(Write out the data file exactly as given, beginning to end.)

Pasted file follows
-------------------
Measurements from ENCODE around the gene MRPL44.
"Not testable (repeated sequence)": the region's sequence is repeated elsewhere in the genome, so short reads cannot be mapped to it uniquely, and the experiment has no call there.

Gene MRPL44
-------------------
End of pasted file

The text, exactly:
Measurements from ENCODE around the gene MRPL44.
"Not testable (repeated sequence)": the region's sequence is repeated elsewhere in the genome, so short reads cannot be mapped to it uniquely, and the experiment has no call there.

Gene MRPL44